After driving a mini van for almost ten years, I was longing for something a little more unique and fun. Everything we looked at that would still be large enough for shuttling to and from art shows, was not big enough to allow for the kids to have a friend. We came up with an alternative idea all together. I decided to keep the van for the kids, the dog, the groceries and for the delivery of my artwork to and from shows, rather than replace it. Yesterday we added a smart car to our "fleet" for me to attend art openings (you know, the second trip to the venue in the same week!), go to lunch with other artists, go to the post office to mail out self promotional art packets, go to the bank to cash art sales checks, pickup Starbucks to stay awake enough at night to create new art, go to the gym to have strength to hang a show.... all these things that I do in the car when it's just me!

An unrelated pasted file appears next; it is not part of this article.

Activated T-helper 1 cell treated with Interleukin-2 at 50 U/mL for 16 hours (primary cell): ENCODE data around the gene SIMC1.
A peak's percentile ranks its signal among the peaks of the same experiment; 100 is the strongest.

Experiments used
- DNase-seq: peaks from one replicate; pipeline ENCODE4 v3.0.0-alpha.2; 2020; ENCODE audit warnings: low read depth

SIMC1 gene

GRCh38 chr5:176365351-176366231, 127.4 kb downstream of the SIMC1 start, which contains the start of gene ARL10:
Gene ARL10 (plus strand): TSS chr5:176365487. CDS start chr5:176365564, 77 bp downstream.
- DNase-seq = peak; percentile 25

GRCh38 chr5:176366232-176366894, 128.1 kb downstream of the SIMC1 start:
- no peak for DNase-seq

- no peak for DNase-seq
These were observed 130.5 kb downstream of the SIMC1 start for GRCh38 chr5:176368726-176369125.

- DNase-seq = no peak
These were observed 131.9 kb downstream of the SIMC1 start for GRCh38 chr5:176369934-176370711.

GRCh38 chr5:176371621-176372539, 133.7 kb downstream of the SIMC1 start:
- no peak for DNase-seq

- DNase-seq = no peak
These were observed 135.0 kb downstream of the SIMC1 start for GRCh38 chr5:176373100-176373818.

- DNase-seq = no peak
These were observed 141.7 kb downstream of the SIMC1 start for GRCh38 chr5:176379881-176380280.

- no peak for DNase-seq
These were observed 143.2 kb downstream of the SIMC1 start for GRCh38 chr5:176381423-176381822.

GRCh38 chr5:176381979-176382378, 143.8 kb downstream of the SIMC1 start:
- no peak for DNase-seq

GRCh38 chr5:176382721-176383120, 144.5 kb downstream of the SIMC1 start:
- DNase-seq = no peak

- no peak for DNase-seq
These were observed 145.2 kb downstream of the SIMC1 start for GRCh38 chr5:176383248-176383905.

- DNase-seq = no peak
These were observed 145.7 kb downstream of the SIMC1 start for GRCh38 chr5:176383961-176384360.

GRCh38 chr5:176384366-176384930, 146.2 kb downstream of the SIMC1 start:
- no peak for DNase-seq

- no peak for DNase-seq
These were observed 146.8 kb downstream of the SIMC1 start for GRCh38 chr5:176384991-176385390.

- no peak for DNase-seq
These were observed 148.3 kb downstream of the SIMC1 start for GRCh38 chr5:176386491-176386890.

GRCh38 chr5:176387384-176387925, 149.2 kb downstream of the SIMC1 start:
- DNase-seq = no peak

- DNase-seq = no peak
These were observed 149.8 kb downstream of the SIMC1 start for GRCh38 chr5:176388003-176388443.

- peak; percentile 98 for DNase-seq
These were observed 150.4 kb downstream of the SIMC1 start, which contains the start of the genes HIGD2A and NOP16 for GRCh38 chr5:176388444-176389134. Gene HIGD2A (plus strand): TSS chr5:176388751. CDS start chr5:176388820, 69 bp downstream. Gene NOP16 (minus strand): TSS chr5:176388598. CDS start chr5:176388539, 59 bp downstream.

"Blue Bather" took on a softer look in the completed collage than the sketch in the face. I toned back some of the shadows to give her a more inviting and less detailed look. I decided to do this in progress, I was going to come back and further establish the shadows around the nose and the mouth. After working on it until midnight, I decided to rest and come back in the morning with a fresh perspective. I find this works wonders, I have a whole new take on it the next day. In the morning, when I came out to the studio to get a look at her with all the glue dried and clear (sometimes when I overwork an area, the glue gets a cloudy haze and obscures the true look of what is underneath, all you can do is leave it for a while and let it dry, to get a clear view) and I decided that I loved her just the way she was! I remembered that good advice for all artists is to "know when the work is completed, know when to quit!" Overworking can take a great collage and turn it into something that is not what I set out to do... too much detail can be a bad thing.